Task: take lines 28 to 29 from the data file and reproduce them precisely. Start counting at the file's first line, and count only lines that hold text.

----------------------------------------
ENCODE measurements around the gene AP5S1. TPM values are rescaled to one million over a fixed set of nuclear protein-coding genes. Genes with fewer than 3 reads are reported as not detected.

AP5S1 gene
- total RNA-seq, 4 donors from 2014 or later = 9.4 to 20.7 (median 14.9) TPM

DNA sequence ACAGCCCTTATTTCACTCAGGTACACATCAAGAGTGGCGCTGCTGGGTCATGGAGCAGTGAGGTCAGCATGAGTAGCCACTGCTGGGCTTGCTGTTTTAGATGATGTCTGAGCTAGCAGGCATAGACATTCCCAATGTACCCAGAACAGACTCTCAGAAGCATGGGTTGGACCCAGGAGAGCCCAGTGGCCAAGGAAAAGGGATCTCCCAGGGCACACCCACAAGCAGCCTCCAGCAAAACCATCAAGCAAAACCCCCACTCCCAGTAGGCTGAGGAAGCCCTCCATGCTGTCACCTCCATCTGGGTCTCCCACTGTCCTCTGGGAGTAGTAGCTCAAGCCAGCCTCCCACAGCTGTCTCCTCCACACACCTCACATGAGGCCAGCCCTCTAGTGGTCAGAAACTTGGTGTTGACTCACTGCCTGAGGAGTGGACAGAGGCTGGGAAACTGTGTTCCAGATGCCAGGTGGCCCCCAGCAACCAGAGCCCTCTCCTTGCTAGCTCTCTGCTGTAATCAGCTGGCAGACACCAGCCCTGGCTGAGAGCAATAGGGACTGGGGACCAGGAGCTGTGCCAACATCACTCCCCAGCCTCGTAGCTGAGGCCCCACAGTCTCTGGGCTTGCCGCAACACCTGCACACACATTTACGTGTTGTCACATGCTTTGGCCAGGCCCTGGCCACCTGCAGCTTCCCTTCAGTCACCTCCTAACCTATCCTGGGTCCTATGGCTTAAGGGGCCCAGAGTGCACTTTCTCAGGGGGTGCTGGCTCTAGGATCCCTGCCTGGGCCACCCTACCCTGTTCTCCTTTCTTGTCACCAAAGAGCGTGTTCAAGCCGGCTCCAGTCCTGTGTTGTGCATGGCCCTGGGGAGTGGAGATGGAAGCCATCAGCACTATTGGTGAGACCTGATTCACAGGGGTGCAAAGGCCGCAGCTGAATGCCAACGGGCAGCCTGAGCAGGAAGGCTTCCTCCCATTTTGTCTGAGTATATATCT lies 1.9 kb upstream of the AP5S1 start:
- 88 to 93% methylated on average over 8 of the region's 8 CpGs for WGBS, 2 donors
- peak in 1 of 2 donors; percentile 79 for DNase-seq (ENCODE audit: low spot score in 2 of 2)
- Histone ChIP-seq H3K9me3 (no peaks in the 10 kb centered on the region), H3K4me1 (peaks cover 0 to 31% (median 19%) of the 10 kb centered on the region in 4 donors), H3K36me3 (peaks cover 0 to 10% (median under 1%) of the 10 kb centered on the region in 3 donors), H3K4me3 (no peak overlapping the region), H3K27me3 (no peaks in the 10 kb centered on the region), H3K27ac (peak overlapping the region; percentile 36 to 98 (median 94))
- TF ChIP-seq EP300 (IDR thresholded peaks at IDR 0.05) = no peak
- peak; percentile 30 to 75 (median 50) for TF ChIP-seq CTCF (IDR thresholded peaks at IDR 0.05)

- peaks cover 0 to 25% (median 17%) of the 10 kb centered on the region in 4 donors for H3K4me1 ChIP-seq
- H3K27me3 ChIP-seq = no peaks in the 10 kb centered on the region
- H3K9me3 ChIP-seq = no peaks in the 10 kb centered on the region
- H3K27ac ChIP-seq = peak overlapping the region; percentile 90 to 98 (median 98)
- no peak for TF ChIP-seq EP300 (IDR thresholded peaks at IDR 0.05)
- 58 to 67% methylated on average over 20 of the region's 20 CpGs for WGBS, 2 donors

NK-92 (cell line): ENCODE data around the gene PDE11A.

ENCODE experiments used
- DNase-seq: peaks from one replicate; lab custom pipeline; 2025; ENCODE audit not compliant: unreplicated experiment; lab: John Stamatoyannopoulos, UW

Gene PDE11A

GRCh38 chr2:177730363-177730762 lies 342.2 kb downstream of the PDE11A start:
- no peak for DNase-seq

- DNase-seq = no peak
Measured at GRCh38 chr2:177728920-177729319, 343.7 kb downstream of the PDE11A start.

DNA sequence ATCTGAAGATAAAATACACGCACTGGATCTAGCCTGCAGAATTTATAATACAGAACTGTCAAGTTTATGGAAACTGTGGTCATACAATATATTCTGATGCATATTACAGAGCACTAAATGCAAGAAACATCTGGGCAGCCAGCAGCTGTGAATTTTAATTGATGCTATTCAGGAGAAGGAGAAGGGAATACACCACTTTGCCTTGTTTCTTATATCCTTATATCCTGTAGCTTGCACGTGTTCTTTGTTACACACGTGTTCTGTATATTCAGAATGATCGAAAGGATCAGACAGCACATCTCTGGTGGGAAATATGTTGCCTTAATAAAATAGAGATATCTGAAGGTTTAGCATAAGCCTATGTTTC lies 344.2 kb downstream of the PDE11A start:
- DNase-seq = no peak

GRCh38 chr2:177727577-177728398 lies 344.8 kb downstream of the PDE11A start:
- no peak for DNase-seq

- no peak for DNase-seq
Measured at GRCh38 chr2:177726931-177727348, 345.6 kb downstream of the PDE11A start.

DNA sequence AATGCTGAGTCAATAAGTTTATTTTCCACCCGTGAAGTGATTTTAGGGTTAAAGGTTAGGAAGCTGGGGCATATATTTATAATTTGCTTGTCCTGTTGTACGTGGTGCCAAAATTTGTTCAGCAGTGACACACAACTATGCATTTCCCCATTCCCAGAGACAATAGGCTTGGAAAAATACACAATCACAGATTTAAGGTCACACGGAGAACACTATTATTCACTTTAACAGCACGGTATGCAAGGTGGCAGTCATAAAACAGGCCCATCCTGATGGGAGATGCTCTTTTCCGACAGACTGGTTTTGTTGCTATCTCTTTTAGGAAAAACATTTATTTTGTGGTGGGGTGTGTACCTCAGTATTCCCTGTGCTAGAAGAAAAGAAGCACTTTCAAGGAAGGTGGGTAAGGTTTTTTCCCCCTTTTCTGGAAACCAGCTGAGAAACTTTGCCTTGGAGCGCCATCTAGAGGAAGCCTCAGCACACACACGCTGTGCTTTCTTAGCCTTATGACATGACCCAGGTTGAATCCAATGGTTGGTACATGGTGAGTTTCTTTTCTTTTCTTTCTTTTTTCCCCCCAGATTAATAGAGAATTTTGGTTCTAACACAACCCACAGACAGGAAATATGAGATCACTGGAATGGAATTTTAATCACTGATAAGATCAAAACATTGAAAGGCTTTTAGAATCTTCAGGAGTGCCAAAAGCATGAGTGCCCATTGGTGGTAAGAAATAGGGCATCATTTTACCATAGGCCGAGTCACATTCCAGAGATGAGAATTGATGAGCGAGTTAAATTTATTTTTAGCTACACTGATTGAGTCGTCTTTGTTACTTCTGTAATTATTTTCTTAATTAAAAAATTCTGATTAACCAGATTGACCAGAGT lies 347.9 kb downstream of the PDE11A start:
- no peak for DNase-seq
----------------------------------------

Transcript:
- no peak for DNase-seq
Measured at GRCh38 chr2:177726931-177727348, 345.6 kb downstream of the PDE11A start.